One of the most nerve-wracking situations for many people is attending social events, particularly those where you don’t know anyone else. If you’re like many people, you have visions of yourself standing alone, looking awkward, sweating, and sneaking out the side door early.
Socializing is difficult for many people. Why? For one, it’s a perfect opportunity for rejection. After all, if you say or do something stupid, it’s very easy for the other person to move on to someone else if they find your conversation dull.
Or another scenario is one where you’re stuck at a table with a bunch of other people you don’t know, and you envision yourself staring at your plate all through the meal, completely at a loss of words.
These fears are very common and normal. That’s good. It means that, if you feel this way, you’re not alone. It also means that when you’re feeling awkward in a social situation, others are as well.
Even some people who appear to be completely at ease may have a jumble of nerves and self-doubt inside. So what’s the solution? If you are the person who speaks out first, makes the first move, and begins a conversation, you’re taking the pressure off the other person. No longer are you now the one who is awkward at socializing, but you are now someone who is focused on the other people attending.
Changing your frame of mind in this way can be very helpful. It’s also more helpful than changing your frame of mind in other ways, such as using alcohol or other medications (unless you’ve had a thorough check-up with a doctor who has prescribed anti-anxiety medications).
It’s true that alcohol can put you at ease and make starting a conversation much easier. The problem is that it also makes it much easier to take another drink, and another, and before you know it (or don’t), you are brave/wreckless and are saying or doing something you would not normally do.
Unless you are absolutely confident (no pun intended) in your ability to control your drinking, avoid using this method as a solution to your social fears.
After you have reminded yourself that many other people there are feeling just as nervous as you are, try striking up a conversation. This is easier than it may seem–or at least, it does become easier with practice. One of the best ways to start a conversation is to ask questions.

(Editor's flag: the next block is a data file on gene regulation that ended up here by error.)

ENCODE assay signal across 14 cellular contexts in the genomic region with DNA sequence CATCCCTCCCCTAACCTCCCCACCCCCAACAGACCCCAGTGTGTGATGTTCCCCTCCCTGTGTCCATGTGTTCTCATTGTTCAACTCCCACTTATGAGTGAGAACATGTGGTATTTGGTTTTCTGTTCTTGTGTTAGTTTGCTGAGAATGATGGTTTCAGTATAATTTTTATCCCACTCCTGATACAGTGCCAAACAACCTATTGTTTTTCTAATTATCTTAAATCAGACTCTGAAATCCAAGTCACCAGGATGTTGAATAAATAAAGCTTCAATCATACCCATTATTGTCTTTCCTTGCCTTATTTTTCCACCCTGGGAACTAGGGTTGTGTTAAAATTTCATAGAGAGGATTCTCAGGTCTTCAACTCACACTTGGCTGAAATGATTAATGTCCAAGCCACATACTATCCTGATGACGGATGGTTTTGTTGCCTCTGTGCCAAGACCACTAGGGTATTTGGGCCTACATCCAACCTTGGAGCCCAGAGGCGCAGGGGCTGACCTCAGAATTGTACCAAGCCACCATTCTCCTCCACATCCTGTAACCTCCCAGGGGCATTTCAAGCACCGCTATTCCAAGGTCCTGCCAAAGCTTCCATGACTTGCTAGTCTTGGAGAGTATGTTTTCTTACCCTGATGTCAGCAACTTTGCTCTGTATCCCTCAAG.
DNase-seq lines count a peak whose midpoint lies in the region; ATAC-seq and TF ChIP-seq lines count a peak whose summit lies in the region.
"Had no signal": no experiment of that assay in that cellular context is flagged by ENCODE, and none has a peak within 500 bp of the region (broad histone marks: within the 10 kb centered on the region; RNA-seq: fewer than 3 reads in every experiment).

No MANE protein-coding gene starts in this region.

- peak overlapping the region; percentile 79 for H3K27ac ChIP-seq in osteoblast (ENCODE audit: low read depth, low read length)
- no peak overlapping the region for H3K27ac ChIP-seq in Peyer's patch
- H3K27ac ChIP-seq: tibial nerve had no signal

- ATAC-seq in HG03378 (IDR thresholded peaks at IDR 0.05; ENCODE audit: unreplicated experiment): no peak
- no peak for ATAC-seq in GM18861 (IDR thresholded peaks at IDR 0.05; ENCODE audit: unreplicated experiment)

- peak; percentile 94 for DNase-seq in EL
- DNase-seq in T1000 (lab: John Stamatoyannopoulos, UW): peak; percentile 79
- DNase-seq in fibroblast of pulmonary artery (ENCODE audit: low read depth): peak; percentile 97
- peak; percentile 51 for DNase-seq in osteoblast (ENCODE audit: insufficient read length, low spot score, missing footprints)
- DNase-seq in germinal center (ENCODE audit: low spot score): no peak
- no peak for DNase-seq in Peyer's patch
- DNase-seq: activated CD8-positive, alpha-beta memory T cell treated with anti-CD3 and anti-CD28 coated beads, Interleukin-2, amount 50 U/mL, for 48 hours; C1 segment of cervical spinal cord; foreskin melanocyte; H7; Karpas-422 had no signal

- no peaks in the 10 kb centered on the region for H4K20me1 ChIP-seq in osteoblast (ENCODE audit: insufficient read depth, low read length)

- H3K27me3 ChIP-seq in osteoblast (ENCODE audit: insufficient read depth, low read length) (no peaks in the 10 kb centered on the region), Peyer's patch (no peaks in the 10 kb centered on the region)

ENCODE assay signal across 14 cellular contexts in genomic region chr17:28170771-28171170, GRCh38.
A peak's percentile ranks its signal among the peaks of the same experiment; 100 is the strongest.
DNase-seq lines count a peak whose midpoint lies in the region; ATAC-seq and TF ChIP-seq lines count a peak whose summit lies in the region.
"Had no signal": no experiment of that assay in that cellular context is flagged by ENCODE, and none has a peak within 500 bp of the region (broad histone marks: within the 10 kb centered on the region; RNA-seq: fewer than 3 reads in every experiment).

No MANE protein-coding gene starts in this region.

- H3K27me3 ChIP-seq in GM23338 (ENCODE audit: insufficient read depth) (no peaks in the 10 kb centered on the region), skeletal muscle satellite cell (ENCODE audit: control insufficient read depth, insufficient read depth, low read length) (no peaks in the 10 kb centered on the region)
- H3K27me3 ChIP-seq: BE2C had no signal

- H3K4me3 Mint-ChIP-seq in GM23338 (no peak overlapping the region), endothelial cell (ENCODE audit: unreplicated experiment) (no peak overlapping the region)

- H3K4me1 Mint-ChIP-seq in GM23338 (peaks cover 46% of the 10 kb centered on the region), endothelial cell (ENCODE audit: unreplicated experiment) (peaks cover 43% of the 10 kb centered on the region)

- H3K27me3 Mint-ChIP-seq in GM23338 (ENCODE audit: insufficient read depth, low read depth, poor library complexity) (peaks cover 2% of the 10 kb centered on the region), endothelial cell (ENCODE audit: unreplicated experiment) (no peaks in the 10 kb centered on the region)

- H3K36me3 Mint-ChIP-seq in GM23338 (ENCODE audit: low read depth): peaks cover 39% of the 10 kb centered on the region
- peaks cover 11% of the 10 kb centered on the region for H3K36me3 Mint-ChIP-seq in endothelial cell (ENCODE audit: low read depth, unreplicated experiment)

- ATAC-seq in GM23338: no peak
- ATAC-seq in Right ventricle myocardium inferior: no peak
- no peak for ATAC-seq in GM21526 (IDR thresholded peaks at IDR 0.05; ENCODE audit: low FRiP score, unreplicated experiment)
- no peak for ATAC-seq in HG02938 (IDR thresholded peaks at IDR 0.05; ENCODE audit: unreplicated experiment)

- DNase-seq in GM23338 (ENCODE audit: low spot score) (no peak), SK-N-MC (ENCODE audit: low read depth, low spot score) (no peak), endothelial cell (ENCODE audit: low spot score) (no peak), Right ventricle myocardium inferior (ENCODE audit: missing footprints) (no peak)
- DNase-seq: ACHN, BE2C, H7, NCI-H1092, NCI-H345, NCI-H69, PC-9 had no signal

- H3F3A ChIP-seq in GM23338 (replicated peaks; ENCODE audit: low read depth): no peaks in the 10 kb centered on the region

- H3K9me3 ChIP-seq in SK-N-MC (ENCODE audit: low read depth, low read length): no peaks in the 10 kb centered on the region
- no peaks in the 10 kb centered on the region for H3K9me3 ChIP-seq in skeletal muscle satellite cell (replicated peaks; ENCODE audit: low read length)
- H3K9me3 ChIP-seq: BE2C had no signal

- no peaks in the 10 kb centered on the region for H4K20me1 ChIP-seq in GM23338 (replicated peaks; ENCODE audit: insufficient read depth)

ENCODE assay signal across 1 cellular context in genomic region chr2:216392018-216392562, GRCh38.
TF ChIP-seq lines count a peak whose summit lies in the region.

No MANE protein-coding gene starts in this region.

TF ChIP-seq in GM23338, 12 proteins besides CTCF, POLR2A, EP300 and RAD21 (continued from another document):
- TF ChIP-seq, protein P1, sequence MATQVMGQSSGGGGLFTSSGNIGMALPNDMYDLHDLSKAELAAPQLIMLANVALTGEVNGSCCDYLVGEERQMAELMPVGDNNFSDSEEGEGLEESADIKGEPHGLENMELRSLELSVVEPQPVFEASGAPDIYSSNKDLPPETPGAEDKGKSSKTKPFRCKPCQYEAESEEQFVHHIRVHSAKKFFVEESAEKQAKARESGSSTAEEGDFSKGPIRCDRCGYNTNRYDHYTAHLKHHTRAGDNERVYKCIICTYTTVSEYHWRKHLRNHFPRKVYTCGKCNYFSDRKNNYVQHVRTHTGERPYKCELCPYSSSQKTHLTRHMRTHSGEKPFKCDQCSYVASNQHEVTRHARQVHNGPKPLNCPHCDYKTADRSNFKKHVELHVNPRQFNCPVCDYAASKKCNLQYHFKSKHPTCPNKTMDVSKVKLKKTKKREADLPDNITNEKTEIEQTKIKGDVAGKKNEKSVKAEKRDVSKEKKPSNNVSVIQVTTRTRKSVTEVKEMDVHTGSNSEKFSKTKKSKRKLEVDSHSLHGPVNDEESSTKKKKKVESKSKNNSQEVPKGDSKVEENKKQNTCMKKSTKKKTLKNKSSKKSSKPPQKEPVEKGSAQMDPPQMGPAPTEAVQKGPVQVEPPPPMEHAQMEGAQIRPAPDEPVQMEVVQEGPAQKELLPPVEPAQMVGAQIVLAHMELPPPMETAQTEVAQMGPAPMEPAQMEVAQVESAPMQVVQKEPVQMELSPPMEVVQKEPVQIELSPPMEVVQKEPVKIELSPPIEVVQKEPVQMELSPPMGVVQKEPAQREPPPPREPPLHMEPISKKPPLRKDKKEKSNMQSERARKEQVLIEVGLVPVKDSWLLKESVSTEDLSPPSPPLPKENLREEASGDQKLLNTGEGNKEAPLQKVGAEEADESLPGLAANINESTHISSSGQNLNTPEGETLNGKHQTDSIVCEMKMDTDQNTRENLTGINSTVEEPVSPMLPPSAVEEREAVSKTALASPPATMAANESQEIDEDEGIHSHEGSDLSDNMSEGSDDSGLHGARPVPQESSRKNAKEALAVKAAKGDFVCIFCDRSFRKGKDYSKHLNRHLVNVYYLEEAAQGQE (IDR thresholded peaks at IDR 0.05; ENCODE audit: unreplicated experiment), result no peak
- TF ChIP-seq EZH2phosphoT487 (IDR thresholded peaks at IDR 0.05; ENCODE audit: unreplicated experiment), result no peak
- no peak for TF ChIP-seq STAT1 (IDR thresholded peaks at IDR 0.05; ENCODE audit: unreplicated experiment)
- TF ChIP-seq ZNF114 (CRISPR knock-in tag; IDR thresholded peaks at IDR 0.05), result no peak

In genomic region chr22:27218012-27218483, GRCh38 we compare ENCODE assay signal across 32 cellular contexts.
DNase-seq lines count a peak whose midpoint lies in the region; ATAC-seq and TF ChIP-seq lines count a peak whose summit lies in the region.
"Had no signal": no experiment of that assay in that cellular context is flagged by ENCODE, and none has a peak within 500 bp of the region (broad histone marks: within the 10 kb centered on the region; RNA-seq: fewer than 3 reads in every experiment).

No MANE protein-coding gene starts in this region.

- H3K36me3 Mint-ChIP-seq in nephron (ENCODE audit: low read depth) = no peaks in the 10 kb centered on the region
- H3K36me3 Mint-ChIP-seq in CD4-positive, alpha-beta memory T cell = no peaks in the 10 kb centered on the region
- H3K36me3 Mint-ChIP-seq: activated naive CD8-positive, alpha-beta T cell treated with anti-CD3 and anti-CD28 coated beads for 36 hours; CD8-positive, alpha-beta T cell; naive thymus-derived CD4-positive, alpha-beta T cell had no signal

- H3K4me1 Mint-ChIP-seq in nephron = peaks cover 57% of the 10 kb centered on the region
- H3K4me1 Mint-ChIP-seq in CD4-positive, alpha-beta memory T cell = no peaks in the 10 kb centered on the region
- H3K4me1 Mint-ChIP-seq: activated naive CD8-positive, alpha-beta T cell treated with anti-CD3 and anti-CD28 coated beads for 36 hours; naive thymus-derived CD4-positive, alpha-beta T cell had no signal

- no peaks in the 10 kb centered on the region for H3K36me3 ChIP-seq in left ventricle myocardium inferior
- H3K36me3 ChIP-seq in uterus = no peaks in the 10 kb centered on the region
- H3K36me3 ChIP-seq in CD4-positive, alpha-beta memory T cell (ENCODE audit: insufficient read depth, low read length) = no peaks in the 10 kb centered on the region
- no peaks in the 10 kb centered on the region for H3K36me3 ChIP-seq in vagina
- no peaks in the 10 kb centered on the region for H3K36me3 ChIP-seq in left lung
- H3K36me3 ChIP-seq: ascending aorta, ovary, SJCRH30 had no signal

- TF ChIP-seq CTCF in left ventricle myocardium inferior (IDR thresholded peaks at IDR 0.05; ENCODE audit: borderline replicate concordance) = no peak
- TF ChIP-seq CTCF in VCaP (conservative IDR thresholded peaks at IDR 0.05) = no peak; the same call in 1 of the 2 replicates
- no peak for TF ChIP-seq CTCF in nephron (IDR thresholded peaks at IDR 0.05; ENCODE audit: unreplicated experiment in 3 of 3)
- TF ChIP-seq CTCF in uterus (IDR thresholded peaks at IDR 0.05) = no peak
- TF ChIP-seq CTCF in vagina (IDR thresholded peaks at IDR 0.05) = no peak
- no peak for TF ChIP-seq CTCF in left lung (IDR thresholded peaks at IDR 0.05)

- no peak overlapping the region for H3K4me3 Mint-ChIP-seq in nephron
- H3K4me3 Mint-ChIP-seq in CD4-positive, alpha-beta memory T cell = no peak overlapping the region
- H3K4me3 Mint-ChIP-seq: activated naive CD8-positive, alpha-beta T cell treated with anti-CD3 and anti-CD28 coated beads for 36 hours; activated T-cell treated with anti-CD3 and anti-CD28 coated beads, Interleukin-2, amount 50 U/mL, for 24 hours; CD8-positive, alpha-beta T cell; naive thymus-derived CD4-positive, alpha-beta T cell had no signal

Then keep asking them. People like to talk about themselves, and it’s also a subject that we all know well–so this avoids awkward moments trying to discuss the latest political issue or historical fact that someone may not be “up” on for whatever reason (life can get in the way sometimes).
The key to making this work, however, is to actually be interested in what the other person has to say. If you’re constantly looking around, interrupting, or giving other signs that you’re not interested, you’ll quickly offend the other person, who may well walk away. Then you will find yourself in the situation you’re trying to avoid.
When possible, take a buddy with you. Just be sure that you don’t hide in the corner only talking to each other. Instead, use the “buddy system” to meet new people together. It’s always easier when you have someone on your side.
Simply knowing that at least one other person there likes you and is rooting for you can give you an instant confidence booster as you reach out to new people.
Using the buddy method is also a great way to practice before you have to strike out on your own, which is likely to happen at least once in your lifetime. Feeling prepared will make you feel much more confident when you do find yourself in this scenario.
Forcing yourself to learn new social skills is scary. You are taking a risk. However, once you make the effort, even if it doesn’t go as well as you’d hoped, you can feel better about yourself knowing you made the effort. Next time will go better. Give yourself credit for trying!